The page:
Violence came mostly in the form of other people's revulsion. Punk had infiltrated my middle school in 1981 when a quiet kid named Marcel scared the crap out of everyone by shaving his head and wearing a swastika--which got him suspended. A few years later, I learned that Marcel was a sweet kid, a left-winger like me, and not violent at all (you almost got the sense that he hoped provoking bullies would toughen him up). He was also Jewish.

I wonder how many zillions of kids had carved swastikas into their desktops by the time Marcel paused in the mirror to pin the symbol of human evil on his sleeve. It was hard not to view him as another mindless glitch of child rearing, like the wannabe hoodlums of the ages donning biker leather as the uniform of social withdrawal. But Marcel didn't run with a pack. He wasn't anonymous, and he didn't withdraw. He brought evil into the lunchroom and threw it on the table like a corpse.

I felt sorry for him then, but after my first slam-dance lesson I began to feel sorrier for the outcasts before punk--all those feathered-hair hopefuls trying to look cool in their yearbook photos. Like everyone else, I had been desperately trying to part my wavy hair. It wasn't until I cut it off and became a punk myself that I discovered it grew back curly.

 

Cutting it all off and seeing what grew back was what punk was all about. And hardcore--the punk of uncool America--slashed and burned itself along with everything else, collapsing No Future into No Past. It was America's response to the Sex Pistols, who were themselves a response to the New York Dolls and the Ramones, and the fact that the style originated separately on both coasts at once only made the spasm seem more organic. Blasting out of Hermosa Beach, California, were Black Flag, raggedy nerds who played rapid-fire blues to stave off Republican mellow. Much faster were the Bad Brains, black jazz-fusion musicians from Washington, D.C., who might have made a living as session men had they not acted on punk's stylistic dare.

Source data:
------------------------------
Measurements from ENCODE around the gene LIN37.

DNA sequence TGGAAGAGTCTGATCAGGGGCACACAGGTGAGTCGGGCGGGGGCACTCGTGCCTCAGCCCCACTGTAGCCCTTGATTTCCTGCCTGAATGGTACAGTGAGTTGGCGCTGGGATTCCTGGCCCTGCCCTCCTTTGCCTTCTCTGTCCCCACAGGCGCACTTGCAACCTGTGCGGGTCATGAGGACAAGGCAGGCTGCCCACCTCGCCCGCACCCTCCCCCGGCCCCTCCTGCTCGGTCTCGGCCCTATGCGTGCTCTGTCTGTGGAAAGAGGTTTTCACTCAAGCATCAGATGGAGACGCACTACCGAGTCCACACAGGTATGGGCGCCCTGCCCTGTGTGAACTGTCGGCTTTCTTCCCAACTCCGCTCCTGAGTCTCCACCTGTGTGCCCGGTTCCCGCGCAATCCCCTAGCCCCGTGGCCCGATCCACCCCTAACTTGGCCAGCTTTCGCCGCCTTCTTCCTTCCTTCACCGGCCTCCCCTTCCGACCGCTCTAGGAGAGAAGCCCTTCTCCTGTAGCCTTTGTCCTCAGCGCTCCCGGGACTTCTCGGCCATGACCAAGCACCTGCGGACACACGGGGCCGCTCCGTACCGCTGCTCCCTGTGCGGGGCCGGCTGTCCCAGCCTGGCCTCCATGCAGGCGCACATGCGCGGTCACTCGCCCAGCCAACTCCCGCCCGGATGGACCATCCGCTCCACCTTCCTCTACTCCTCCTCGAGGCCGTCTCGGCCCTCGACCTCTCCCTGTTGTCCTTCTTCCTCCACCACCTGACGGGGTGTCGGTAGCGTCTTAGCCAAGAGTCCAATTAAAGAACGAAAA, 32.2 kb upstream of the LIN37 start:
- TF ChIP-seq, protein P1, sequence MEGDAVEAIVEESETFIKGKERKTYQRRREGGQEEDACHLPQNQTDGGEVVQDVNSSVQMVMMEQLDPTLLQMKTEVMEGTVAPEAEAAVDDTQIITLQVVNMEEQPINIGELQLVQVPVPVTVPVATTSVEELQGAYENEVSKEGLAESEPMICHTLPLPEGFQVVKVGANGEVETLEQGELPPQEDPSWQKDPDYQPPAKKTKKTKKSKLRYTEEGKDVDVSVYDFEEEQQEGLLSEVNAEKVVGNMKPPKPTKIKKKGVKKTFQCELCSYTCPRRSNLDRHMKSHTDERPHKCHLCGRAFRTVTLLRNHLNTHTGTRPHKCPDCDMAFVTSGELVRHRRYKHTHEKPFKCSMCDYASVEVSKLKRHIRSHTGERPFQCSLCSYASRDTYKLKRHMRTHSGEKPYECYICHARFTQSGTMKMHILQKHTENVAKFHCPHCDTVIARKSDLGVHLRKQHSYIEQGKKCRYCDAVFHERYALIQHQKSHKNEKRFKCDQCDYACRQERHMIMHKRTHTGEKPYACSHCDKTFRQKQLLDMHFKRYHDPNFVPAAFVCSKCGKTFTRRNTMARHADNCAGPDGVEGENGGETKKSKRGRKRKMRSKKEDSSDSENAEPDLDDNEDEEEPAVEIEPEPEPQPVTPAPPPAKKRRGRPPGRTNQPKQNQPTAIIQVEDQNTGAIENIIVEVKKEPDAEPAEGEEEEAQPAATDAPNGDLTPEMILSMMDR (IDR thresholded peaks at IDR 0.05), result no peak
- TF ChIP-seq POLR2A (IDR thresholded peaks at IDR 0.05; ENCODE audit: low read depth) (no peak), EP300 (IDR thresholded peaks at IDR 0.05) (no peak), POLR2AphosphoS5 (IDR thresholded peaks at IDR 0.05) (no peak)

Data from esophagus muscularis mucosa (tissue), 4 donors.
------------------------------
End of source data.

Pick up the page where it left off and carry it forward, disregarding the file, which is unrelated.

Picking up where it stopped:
Both emerged at a remove from hip America, and both inspired teenagers who were suffocating in a similar vacuum. Their common aesthetic was speed, something so basic to my musical education that I remember thinking Never Mind the Bollocks sounded slow. As deeply underground as a terrorist cell, the new punk became more international than any terrorist network Reagan could imagine. By 1985 you could multiply the WilMar scene by hundreds of towns across the continents. Japanese fanzines brimmed with American hardcore logos. "Punk's not dead!" could be found scrawled across French lavatories. Kilroy had a mohawk.

To rock history, all this was a long drum roll for "Smells Like Teen Spirit"--flyover territory between the Clash and Blink-182. Even the classic 1984 records that hardcore made possible--Hüsker Dü's Zen Arcade, Minutemen's Double Nickels on the Dime, the Replacements' Let It Be, and the Meat Puppets' Meat Puppets II--have been reclaimed as "indie rock" by anyone who cares enough to remember them. There's the possibility that I blew it all out of proportion: Was my first musical kiss better than riot grrrl's? Or hip hop's? Every time I have the urge to write about the Eighties, I can hear Bratmobile's eternal taunt: "I don't want to sit around and talk about the Wipers--weren't those the good old days!" Old boys have a way of forming old boys' clubs.